The story also reported on these developments in the neighborhood:
Founders Plaza, which is being built by Hunt Ventures. General Mills will take the top floor. Two other multistory office buildings, Hunt Tower and Northgate Plaza, had previously been built in the area.
One Uptown, which is across the street from Pinnacle Heights. The three-story 64,000-square-foot building and an adjacent parking garage are nearing completion.
Pinnacle Village, which will include housing, offices, retail space, a hotel and amenities such as a dog park. Site work has begun on the 27-acre development, which is east of Pinnacle Hills Parkway and south of Pauline Whitaker Parkway. Construction of the first of two apartment buildings and the first office building is expected to start next year. Alex Blass, one of the developers, said he’s also negotiating with a high-end hotel group to be part of the project.
Bellview Urban Center, another Blass project. A craft brewery known as Rendezvous Junction is expected to move into the first building this summer. Blass will soon break ground on a second building. He’s negotiating with a restaurant and a karaoke bar to move into part of that 30,000-square foot structure.
Speaking of high-end hotels, a South Carolina developer is proposing a six-story building in booming downtown Bentonville for a Motto by Hilton. Motto was launched in October 2018 as Hilton’s 15th hotel brand. The 175-room hotel is slated to open in the fourth quarter of next year. The first U.S. Motto location opened in Washington, D.C., in the third quarter of 2020.
Also in downtown Bentonville, construction started last October on a 230,000-square-foot office and retail building known as the Ledger. This six-story building will be another architectural landmark with its exterior design incorporating a bikeable and walkable path with a zig-zag switchback pattern. It will provide direct outdoor entry on every floor with terraces for open-air access. The building is slated to open early next year.
It seems that a big announcement comes out of the region every week. The biggest thus far this year occurred early last month when Alice Walton announced plans to build an independent, nonprofit medical school at Bentonville. Construction of the Whole Health School of Medicine will begin next year with completion scheduled for 2024.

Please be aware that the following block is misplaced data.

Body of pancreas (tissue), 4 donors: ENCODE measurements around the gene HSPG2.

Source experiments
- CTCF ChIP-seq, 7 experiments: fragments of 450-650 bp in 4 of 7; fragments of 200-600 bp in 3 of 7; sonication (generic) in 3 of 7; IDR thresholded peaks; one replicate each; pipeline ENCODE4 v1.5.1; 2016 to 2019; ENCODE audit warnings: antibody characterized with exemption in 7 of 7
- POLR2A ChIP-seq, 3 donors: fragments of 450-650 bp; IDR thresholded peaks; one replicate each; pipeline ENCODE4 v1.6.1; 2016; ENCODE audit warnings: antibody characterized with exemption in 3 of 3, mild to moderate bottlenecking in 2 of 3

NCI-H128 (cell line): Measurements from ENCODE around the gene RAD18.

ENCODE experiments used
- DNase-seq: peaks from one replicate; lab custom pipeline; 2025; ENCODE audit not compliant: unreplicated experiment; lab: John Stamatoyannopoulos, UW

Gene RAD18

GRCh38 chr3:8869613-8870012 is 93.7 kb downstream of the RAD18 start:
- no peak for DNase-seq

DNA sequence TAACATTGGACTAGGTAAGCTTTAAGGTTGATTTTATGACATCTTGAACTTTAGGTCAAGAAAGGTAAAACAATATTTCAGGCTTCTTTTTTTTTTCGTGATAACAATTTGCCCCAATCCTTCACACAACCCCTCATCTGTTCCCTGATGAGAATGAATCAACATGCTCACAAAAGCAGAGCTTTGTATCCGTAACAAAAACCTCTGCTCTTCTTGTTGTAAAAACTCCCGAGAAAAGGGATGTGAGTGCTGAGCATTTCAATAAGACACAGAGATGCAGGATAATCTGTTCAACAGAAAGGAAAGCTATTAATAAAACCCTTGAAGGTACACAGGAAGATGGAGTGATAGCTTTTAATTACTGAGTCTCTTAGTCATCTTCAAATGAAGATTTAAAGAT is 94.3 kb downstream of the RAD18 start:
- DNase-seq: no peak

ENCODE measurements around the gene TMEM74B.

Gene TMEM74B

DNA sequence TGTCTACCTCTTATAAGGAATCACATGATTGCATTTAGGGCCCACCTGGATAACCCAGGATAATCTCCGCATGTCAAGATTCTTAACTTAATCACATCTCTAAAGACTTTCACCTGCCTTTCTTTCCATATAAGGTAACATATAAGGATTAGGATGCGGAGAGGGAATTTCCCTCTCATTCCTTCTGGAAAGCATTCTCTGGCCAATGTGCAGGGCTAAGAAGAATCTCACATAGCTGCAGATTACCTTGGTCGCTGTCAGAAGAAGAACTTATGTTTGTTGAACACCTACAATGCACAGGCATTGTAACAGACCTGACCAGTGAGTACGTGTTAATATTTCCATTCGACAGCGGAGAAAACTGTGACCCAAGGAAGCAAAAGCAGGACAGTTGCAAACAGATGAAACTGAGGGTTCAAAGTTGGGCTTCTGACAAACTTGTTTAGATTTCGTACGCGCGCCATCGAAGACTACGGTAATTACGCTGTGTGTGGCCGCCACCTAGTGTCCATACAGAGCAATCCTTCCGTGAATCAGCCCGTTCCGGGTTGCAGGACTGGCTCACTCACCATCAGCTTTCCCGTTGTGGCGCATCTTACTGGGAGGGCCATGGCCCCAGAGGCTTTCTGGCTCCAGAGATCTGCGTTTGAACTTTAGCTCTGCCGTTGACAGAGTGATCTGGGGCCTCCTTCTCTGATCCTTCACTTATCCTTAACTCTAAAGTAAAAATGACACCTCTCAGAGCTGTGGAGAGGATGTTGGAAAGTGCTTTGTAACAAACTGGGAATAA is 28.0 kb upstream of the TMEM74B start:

Walton announced in January 2020 that she will create the Whole Health Institute and Chopra Library, a nonprofit organization focused on health care. That institute will be housed in an architectural jewel of a building on the campus of Walton’s Crystal Bridges Museum of American Art. The medical school location hasn’t been announced. Anyone who has ever visited Crystal Bridges or The Momentary at Bentonville knows both the institute and medical school will be world-class facilities.
“The Whole Health School of Medicine will help medical students rise to the health challenges of the 21st century through a re-imagination of American medical education that incorporates mental, emotional, physical and spritual health . . . to help people live healthier and happier lives,” Walton said.
Future doctors will be trained to focus on preventive health practices and overall well-being in addition to disease treatment. This approach will include nutrition, exercise and stress reduction.
Dr. Tracy Gaudet, who previously served as executive director of the Veterans Health Administration’s Office of Patient Centered Care and Cultural Transformation, is already on board as the institute’s executive director. Construction of the institute’s 75,000-square-foot building is expected to be completed in 2023.
If there’s an end in sight for the northwest Arkansas boom, which barely slowed during the pandemic, I don’t see it.
Rex Nelson is a senior editor at the Arkansas Democrat-Gazette.